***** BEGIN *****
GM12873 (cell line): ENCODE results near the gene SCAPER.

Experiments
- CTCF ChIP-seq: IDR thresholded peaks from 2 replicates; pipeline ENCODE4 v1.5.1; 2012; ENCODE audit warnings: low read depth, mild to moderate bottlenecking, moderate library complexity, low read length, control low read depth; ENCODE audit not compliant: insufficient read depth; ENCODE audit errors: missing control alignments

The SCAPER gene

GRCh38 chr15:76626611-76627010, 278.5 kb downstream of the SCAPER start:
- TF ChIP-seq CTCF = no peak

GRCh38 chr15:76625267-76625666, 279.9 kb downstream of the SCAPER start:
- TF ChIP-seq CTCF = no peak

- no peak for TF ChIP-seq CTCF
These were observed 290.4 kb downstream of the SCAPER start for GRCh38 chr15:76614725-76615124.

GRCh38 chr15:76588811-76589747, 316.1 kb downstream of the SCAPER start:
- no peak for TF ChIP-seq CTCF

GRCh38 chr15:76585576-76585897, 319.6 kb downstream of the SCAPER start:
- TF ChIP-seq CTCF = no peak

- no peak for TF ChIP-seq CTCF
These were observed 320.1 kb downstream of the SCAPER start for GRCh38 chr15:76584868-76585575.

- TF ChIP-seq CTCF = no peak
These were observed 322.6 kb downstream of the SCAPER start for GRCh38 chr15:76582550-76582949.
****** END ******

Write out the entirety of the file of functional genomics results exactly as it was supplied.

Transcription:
GM12873 (cell line): ENCODE results near the gene SCAPER.

Experiments
- CTCF ChIP-seq: IDR thresholded peaks from 2 replicates; pipeline ENCODE4 v1.5.1; 2012; ENCODE audit warnings: low read depth, mild to moderate bottlenecking, moderate library complexity, low read length, control low read depth; ENCODE audit not compliant: insufficient read depth; ENCODE audit errors: missing control alignments

The SCAPER gene

GRCh38 chr15:76626611-76627010, 278.5 kb downstream of the SCAPER start:
- TF ChIP-seq CTCF = no peak

GRCh38 chr15:76625267-76625666, 279.9 kb downstream of the SCAPER start:
- TF ChIP-seq CTCF = no peak

- no peak for TF ChIP-seq CTCF
These were observed 290.4 kb downstream of the SCAPER start for GRCh38 chr15:76614725-76615124.

GRCh38 chr15:76588811-76589747, 316.1 kb downstream of the SCAPER start:
- no peak for TF ChIP-seq CTCF

GRCh38 chr15:76585576-76585897, 319.6 kb downstream of the SCAPER start:
- TF ChIP-seq CTCF = no peak

- no peak for TF ChIP-seq CTCF
These were observed 320.1 kb downstream of the SCAPER start for GRCh38 chr15:76584868-76585575.

- TF ChIP-seq CTCF = no peak
These were observed 322.6 kb downstream of the SCAPER start for GRCh38 chr15:76582550-76582949.